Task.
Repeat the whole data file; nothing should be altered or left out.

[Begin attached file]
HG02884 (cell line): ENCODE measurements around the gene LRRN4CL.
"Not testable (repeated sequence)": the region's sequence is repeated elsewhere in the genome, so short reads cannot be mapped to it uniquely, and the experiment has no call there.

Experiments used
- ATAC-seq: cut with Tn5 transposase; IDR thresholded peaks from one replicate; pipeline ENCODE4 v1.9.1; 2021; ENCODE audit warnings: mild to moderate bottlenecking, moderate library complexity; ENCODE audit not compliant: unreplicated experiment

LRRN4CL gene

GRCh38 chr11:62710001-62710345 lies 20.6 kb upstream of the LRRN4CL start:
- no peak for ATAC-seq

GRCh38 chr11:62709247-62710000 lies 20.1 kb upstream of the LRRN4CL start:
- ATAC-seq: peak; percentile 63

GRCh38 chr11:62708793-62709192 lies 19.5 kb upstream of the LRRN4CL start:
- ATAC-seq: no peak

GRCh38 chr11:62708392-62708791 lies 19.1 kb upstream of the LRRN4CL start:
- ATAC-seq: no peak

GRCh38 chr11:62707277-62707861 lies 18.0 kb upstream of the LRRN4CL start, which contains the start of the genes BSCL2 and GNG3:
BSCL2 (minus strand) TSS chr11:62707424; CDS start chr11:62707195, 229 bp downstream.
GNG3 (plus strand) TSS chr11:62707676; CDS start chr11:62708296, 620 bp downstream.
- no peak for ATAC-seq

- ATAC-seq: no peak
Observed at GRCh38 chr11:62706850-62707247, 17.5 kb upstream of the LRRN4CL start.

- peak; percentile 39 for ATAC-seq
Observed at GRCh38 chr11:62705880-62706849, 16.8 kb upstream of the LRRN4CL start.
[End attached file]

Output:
HG02884 (cell line): ENCODE measurements around the gene LRRN4CL.
"Not testable (repeated sequence)": the region's sequence is repeated elsewhere in the genome, so short reads cannot be mapped to it uniquely, and the experiment has no call there.

Experiments used
- ATAC-seq: cut with Tn5 transposase; IDR thresholded peaks from one replicate; pipeline ENCODE4 v1.9.1; 2021; ENCODE audit warnings: mild to moderate bottlenecking, moderate library complexity; ENCODE audit not compliant: unreplicated experiment

LRRN4CL gene

GRCh38 chr11:62710001-62710345 lies 20.6 kb upstream of the LRRN4CL start:
- no peak for ATAC-seq

GRCh38 chr11:62709247-62710000 lies 20.1 kb upstream of the LRRN4CL start:
- ATAC-seq: peak; percentile 63

GRCh38 chr11:62708793-62709192 lies 19.5 kb upstream of the LRRN4CL start:
- ATAC-seq: no peak

GRCh38 chr11:62708392-62708791 lies 19.1 kb upstream of the LRRN4CL start:
- ATAC-seq: no peak

GRCh38 chr11:62707277-62707861 lies 18.0 kb upstream of the LRRN4CL start, which contains the start of the genes BSCL2 and GNG3:
BSCL2 (minus strand) TSS chr11:62707424; CDS start chr11:62707195, 229 bp downstream.
GNG3 (plus strand) TSS chr11:62707676; CDS start chr11:62708296, 620 bp downstream.
- no peak for ATAC-seq

- ATAC-seq: no peak
Observed at GRCh38 chr11:62706850-62707247, 17.5 kb upstream of the LRRN4CL start.

- peak; percentile 39 for ATAC-seq
Observed at GRCh38 chr11:62705880-62706849, 16.8 kb upstream of the LRRN4CL start.